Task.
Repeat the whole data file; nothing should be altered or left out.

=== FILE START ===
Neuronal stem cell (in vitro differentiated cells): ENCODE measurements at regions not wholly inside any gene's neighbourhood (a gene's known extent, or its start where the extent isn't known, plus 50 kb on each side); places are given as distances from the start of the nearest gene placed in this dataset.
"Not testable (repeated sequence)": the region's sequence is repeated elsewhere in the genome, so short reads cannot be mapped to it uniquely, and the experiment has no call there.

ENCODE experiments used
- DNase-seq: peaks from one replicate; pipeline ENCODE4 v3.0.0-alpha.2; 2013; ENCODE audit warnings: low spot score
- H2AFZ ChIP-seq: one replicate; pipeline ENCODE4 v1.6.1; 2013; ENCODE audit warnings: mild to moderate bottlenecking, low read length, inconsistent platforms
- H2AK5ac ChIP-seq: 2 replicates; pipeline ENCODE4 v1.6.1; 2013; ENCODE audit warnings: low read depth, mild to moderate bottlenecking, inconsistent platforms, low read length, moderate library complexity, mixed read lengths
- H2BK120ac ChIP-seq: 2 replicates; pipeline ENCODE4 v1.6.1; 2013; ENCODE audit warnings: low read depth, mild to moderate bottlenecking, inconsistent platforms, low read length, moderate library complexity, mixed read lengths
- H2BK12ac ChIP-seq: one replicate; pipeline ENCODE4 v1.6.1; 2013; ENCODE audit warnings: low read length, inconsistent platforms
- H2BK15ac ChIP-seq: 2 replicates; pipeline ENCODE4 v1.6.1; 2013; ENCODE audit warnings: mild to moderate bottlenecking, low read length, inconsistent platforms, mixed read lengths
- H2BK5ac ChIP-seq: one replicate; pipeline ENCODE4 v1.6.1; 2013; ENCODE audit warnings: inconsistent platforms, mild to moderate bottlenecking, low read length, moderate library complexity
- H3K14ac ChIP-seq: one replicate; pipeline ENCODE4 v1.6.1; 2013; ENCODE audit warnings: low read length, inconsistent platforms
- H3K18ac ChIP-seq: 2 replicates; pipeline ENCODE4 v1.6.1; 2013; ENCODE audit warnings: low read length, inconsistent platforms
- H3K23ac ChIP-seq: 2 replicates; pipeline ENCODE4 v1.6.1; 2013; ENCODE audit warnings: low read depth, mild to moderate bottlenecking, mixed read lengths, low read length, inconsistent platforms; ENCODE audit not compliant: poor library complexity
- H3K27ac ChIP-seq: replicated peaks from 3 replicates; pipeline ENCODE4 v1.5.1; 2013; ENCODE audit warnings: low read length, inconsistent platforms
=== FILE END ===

Neuronal stem cell (in vitro differentiated cells): ENCODE measurements at regions not wholly inside any gene's neighbourhood (a gene's known extent, or its start where the extent isn't known, plus 50 kb on each side); places are given as distances from the start of the nearest gene placed in this dataset.
"Not testable (repeated sequence)": the region's sequence is repeated elsewhere in the genome, so short reads cannot be mapped to it uniquely, and the experiment has no call there.

ENCODE experiments used
- DNase-seq: peaks from one replicate; pipeline ENCODE4 v3.0.0-alpha.2; 2013; ENCODE audit warnings: low spot score
- H2AFZ ChIP-seq: one replicate; pipeline ENCODE4 v1.6.1; 2013; ENCODE audit warnings: mild to moderate bottlenecking, low read length, inconsistent platforms
- H2AK5ac ChIP-seq: 2 replicates; pipeline ENCODE4 v1.6.1; 2013; ENCODE audit warnings: low read depth, mild to moderate bottlenecking, inconsistent platforms, low read length, moderate library complexity, mixed read lengths
- H2BK120ac ChIP-seq: 2 replicates; pipeline ENCODE4 v1.6.1; 2013; ENCODE audit warnings: low read depth, mild to moderate bottlenecking, inconsistent platforms, low read length, moderate library complexity, mixed read lengths
- H2BK12ac ChIP-seq: one replicate; pipeline ENCODE4 v1.6.1; 2013; ENCODE audit warnings: low read length, inconsistent platforms
- H2BK15ac ChIP-seq: 2 replicates; pipeline ENCODE4 v1.6.1; 2013; ENCODE audit warnings: mild to moderate bottlenecking, low read length, inconsistent platforms, mixed read lengths
- H2BK5ac ChIP-seq: one replicate; pipeline ENCODE4 v1.6.1; 2013; ENCODE audit warnings: inconsistent platforms, mild to moderate bottlenecking, low read length, moderate library complexity
- H3K14ac ChIP-seq: one replicate; pipeline ENCODE4 v1.6.1; 2013; ENCODE audit warnings: low read length, inconsistent platforms
- H3K18ac ChIP-seq: 2 replicates; pipeline ENCODE4 v1.6.1; 2013; ENCODE audit warnings: low read length, inconsistent platforms
- H3K23ac ChIP-seq: 2 replicates; pipeline ENCODE4 v1.6.1; 2013; ENCODE audit warnings: low read depth, mild to moderate bottlenecking, mixed read lengths, low read length, inconsistent platforms; ENCODE audit not compliant: poor library complexity
- H3K27ac ChIP-seq: replicated peaks from 3 replicates; pipeline ENCODE4 v1.5.1; 2013; ENCODE audit warnings: low read length, inconsistent platforms